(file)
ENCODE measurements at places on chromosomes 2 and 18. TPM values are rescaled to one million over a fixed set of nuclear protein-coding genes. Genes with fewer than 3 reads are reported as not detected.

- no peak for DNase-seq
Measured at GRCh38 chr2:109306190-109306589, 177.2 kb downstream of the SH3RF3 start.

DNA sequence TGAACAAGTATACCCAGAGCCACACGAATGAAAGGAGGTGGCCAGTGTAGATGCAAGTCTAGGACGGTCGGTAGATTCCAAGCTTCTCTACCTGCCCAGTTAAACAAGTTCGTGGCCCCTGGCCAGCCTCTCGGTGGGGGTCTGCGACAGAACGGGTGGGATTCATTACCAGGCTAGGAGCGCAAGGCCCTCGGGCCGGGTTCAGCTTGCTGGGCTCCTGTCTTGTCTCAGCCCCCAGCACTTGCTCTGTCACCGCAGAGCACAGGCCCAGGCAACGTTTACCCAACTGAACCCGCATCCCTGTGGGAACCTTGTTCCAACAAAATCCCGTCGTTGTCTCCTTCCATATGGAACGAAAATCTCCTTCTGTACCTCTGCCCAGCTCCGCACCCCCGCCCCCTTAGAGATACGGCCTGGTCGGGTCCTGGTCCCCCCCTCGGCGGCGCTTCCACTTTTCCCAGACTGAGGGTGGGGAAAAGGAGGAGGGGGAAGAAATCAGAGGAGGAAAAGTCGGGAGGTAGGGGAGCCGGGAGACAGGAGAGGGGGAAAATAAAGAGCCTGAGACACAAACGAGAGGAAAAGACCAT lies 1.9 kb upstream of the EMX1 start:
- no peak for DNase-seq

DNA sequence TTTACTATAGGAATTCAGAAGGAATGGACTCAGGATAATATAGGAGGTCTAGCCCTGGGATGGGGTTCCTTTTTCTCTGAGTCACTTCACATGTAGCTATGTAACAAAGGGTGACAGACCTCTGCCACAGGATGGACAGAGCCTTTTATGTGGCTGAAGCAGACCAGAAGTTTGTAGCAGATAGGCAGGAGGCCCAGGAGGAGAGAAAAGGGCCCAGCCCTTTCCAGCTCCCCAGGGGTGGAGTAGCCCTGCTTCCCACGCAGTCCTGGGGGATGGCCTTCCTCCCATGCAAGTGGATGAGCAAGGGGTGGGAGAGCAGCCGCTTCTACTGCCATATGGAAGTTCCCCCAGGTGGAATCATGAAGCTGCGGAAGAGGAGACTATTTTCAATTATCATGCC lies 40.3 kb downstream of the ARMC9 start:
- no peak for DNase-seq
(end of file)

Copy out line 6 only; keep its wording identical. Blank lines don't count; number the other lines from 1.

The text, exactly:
DNA sequence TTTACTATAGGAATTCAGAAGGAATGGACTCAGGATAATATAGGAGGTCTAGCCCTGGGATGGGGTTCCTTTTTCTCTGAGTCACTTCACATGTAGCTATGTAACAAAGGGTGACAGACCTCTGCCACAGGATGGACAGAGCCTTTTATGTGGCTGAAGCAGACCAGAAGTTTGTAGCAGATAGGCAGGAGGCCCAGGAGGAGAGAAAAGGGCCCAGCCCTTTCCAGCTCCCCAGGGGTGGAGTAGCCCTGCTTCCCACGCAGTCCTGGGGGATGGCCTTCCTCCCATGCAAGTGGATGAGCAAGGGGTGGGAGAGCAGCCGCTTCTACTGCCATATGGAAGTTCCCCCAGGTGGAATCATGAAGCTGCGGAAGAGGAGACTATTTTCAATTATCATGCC lies 40.3 kb downstream of the ARMC9 start: